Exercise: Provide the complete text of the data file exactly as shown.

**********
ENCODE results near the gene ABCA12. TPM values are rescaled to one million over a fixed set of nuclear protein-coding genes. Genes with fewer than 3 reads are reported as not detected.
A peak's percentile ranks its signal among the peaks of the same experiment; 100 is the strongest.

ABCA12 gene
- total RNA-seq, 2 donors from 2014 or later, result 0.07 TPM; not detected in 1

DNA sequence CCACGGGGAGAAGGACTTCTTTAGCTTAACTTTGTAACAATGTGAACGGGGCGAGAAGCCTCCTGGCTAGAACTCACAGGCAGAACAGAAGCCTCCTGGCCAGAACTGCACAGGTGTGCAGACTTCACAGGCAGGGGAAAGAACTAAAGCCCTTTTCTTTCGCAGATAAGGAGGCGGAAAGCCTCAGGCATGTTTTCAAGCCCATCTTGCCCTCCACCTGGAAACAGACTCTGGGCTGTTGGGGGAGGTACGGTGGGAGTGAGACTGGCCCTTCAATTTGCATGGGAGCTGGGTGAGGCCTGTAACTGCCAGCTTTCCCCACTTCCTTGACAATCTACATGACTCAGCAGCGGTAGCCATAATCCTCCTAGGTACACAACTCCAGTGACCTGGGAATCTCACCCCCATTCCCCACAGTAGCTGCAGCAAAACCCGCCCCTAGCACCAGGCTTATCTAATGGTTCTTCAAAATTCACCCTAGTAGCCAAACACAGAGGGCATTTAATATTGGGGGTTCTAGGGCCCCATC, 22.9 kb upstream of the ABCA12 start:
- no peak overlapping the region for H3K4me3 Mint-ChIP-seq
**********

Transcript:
ENCODE results near the gene ABCA12. TPM values are rescaled to one million over a fixed set of nuclear protein-coding genes. Genes with fewer than 3 reads are reported as not detected.
A peak's percentile ranks its signal among the peaks of the same experiment; 100 is the strongest.

ABCA12 gene
- total RNA-seq, 2 donors from 2014 or later, result 0.07 TPM; not detected in 1

DNA sequence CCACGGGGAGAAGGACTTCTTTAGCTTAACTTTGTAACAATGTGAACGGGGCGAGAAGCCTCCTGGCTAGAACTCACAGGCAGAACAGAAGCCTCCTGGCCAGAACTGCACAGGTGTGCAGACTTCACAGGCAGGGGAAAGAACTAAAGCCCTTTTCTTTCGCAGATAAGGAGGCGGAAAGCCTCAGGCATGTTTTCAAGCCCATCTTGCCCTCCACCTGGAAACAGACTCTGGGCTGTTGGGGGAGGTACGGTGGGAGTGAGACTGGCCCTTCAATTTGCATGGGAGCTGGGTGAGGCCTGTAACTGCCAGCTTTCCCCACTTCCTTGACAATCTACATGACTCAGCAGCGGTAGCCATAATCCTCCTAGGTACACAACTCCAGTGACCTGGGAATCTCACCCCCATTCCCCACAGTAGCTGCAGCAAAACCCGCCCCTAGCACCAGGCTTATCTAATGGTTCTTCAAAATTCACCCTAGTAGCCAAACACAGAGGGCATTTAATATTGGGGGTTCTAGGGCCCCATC, 22.9 kb upstream of the ABCA12 start:
- no peak overlapping the region for H3K4me3 Mint-ChIP-seq